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A Hoosier Chronicle by Meredith Nicholson

Thatcher did not heed this mild rebuke


"Don't

get hot. That was not a fair question; I know it. I guess Bassett has his ideals just like the rest of us. I suppose I've got some, too, though I'd be embarrassed if you asked me to name 'em. I suppose"--and he narrowed his eyes--"I suppose Mort not only has his ideals but his ambitions. They go together, I reckon."

"I hope he has both, Mr. Thatcher, but you are assuming that I'm deeper in his confidence than the facts justify. You and he have been acquainted so long that you ought to know him thoroughly."

Thatcher did not heed this mild rebuke; nor did he resort to propitiatory speech. His cool way of ignoring Dan's reproach added to the young man's annoyance; Dan felt that it was in poor taste and ungenerous for a man of Thatcher's years and position to come into Bassett's private office to discuss him with a subordinate. He had already learned enough of the relations of the two men to realize that perfect amity was essential between them; he was shocked by the indifference with which Thatcher spoke of Bassett, of whom people did not usually speak carelessly in this free fashion. Harwood's own sense of loyalty was in arms; yet Thatcher seemed unmindful that anything disagreeable had occurred. He threw away his cigar and drew out a fresh one which he wobbled about in his mouth unlighted. He kept swinging round in his chair to gaze at the map above Bassett's desk. The tinted outlines of the map--green, pink,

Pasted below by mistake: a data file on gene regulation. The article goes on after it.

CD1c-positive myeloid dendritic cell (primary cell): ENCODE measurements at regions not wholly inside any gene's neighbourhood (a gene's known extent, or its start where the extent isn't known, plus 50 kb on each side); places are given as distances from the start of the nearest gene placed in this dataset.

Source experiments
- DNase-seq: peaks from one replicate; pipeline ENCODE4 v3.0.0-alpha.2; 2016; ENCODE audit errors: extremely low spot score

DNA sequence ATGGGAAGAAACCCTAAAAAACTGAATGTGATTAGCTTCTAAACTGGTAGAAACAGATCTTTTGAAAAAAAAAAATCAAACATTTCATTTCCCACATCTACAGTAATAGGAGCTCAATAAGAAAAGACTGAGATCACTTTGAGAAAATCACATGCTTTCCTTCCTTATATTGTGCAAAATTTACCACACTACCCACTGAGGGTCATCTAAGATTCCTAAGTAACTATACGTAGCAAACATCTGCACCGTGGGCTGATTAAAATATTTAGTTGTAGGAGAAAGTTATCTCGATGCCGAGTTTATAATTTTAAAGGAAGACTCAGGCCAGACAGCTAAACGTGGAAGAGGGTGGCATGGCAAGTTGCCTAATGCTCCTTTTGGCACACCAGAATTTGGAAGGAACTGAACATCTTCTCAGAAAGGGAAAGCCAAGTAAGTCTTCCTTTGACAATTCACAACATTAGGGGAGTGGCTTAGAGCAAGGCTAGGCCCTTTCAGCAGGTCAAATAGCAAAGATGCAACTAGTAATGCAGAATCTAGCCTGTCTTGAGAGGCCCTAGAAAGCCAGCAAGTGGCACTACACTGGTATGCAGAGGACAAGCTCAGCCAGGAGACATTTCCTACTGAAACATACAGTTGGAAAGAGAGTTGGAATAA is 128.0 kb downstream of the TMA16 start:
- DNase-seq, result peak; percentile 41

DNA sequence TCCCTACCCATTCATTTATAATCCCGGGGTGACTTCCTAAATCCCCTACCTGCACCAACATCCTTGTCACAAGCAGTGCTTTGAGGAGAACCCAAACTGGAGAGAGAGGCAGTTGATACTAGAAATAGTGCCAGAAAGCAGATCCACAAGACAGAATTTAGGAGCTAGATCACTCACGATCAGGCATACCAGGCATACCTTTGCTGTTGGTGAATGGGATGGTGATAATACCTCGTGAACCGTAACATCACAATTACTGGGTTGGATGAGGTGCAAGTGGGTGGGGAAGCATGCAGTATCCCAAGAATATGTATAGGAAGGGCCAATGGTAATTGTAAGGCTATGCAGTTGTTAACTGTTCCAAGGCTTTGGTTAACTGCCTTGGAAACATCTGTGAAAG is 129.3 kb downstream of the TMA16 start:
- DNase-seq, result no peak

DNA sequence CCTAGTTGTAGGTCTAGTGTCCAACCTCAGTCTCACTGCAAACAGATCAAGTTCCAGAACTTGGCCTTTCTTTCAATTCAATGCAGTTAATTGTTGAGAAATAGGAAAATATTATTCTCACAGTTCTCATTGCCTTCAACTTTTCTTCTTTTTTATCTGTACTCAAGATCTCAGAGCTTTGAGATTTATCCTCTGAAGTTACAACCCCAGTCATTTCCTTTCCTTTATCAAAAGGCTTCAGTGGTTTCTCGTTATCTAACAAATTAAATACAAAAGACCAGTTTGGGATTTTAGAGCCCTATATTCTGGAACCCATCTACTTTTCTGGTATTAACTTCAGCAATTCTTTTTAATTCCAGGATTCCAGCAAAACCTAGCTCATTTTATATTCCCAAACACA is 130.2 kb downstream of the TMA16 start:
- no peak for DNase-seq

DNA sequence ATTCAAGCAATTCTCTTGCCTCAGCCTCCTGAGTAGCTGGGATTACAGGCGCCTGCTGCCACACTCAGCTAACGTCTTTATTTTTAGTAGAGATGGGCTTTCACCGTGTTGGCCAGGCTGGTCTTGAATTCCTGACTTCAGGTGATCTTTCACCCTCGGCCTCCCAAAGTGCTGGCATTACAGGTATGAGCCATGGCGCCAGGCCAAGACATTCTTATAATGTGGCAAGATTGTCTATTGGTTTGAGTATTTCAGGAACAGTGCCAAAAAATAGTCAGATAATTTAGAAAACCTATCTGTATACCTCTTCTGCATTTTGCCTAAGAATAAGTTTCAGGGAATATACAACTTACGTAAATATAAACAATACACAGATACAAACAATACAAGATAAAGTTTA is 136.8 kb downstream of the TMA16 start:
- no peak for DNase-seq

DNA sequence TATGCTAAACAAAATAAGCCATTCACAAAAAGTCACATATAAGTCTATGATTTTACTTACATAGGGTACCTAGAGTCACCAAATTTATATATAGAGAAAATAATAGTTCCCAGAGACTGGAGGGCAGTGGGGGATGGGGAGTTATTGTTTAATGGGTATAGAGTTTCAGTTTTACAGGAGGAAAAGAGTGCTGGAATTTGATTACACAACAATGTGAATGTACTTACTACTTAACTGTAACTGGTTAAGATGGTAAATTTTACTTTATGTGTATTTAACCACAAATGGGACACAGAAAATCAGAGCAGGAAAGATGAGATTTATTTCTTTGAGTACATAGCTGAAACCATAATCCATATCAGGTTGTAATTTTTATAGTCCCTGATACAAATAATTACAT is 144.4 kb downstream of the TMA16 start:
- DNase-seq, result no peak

and orange--could not have had for him any novelty; similar maps hung in many offices and Thatcher was moreover a native of the state and long familiar with its configuration. Perhaps, Dan reflected, its juxtaposition to Bassett's desk was what irritated his visitor, though it had never occurred to him that this had any significance. He recalled now, however, that when he had arranged the rooms the map had been hung in the outer office, but that Bassett himself had removed it to his private room--the only change he had made in Dan's arrangements. It was conceivable that Thatcher saw in the position of the map an adumbration of Bassett's higher political ambition, and that this had affected the capitalist unpleasantly.

Thatcher's manner was that of a man so secure in his own position that he could afford to trample others under foot if he liked. It was--not to put too fine a point upon it--the manner of a bully. His reputation for independence was well established; he was rich enough to say what he pleased without regard to the consequences, and he undoubtedly enjoyed his sense of power.

"I suppose I'm the only man in Indiana that ain't afraid of Mort Bassett," he announced casually. "It's because Mort knows I ain't afraid of him that we get on so well together. You've been with him long enough by this time to know that we have some interests together."

Dan, with his fingers interlocked behind his head, nodded carelessly. He had grown increasingly resentful of Thatcher's tone and manner, and was anxious to be rid of him.

"Mort's a good deal closer-mouthed than I am. Mort likes to hide his tracks--better than that, by George, Mort doesn't _make_ any tracks! Well, every man is bound to break a twig now and then as he goes along. By George, I tear down the trees like an elephant so they can't miss me!"


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